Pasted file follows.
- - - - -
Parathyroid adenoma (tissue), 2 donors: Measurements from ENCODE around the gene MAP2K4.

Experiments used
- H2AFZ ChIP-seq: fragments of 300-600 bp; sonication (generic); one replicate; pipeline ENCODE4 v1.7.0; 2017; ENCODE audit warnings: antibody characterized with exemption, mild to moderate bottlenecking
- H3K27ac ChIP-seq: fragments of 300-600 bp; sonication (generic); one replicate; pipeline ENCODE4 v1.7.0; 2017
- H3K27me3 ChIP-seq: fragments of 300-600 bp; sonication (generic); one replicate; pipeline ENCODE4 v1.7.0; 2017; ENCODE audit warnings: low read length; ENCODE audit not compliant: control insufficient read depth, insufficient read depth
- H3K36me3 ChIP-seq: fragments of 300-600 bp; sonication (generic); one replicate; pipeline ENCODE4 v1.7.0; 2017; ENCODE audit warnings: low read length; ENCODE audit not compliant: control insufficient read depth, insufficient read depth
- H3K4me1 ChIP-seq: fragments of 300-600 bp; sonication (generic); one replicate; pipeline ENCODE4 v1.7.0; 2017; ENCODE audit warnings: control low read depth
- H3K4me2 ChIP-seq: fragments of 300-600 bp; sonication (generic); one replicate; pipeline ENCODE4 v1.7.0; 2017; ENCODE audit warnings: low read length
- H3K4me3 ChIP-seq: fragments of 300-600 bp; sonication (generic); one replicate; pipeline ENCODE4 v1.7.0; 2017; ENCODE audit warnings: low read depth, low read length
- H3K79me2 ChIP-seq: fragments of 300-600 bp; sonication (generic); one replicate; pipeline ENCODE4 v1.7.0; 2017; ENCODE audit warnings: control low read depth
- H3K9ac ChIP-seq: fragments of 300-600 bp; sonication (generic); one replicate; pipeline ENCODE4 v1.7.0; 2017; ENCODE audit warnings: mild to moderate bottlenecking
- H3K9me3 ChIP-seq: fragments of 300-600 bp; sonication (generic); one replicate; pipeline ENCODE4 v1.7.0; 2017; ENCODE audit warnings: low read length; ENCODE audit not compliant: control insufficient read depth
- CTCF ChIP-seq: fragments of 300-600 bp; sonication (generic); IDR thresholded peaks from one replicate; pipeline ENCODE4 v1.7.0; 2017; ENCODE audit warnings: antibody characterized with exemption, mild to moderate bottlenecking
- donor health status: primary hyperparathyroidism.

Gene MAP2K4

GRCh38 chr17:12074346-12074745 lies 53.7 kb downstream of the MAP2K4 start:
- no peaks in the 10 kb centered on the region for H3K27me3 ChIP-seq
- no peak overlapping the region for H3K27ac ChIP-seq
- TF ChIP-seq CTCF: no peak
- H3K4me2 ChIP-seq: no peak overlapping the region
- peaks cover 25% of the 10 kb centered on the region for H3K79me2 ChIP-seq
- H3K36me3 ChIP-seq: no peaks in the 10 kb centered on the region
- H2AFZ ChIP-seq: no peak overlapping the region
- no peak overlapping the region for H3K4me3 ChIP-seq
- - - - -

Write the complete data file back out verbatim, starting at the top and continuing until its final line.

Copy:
Parathyroid adenoma (tissue), 2 donors: Measurements from ENCODE around the gene MAP2K4.

Experiments used
- H2AFZ ChIP-seq: fragments of 300-600 bp; sonication (generic); one replicate; pipeline ENCODE4 v1.7.0; 2017; ENCODE audit warnings: antibody characterized with exemption, mild to moderate bottlenecking
- H3K27ac ChIP-seq: fragments of 300-600 bp; sonication (generic); one replicate; pipeline ENCODE4 v1.7.0; 2017
- H3K27me3 ChIP-seq: fragments of 300-600 bp; sonication (generic); one replicate; pipeline ENCODE4 v1.7.0; 2017; ENCODE audit warnings: low read length; ENCODE audit not compliant: control insufficient read depth, insufficient read depth
- H3K36me3 ChIP-seq: fragments of 300-600 bp; sonication (generic); one replicate; pipeline ENCODE4 v1.7.0; 2017; ENCODE audit warnings: low read length; ENCODE audit not compliant: control insufficient read depth, insufficient read depth
- H3K4me1 ChIP-seq: fragments of 300-600 bp; sonication (generic); one replicate; pipeline ENCODE4 v1.7.0; 2017; ENCODE audit warnings: control low read depth
- H3K4me2 ChIP-seq: fragments of 300-600 bp; sonication (generic); one replicate; pipeline ENCODE4 v1.7.0; 2017; ENCODE audit warnings: low read length
- H3K4me3 ChIP-seq: fragments of 300-600 bp; sonication (generic); one replicate; pipeline ENCODE4 v1.7.0; 2017; ENCODE audit warnings: low read depth, low read length
- H3K79me2 ChIP-seq: fragments of 300-600 bp; sonication (generic); one replicate; pipeline ENCODE4 v1.7.0; 2017; ENCODE audit warnings: control low read depth
- H3K9ac ChIP-seq: fragments of 300-600 bp; sonication (generic); one replicate; pipeline ENCODE4 v1.7.0; 2017; ENCODE audit warnings: mild to moderate bottlenecking
- H3K9me3 ChIP-seq: fragments of 300-600 bp; sonication (generic); one replicate; pipeline ENCODE4 v1.7.0; 2017; ENCODE audit warnings: low read length; ENCODE audit not compliant: control insufficient read depth
- CTCF ChIP-seq: fragments of 300-600 bp; sonication (generic); IDR thresholded peaks from one replicate; pipeline ENCODE4 v1.7.0; 2017; ENCODE audit warnings: antibody characterized with exemption, mild to moderate bottlenecking
- donor health status: primary hyperparathyroidism.

Gene MAP2K4

GRCh38 chr17:12074346-12074745 lies 53.7 kb downstream of the MAP2K4 start:
- no peaks in the 10 kb centered on the region for H3K27me3 ChIP-seq
- no peak overlapping the region for H3K27ac ChIP-seq
- TF ChIP-seq CTCF: no peak
- H3K4me2 ChIP-seq: no peak overlapping the region
- peaks cover 25% of the 10 kb centered on the region for H3K79me2 ChIP-seq
- H3K36me3 ChIP-seq: no peaks in the 10 kb centered on the region
- H2AFZ ChIP-seq: no peak overlapping the region
- no peak overlapping the region for H3K4me3 ChIP-seq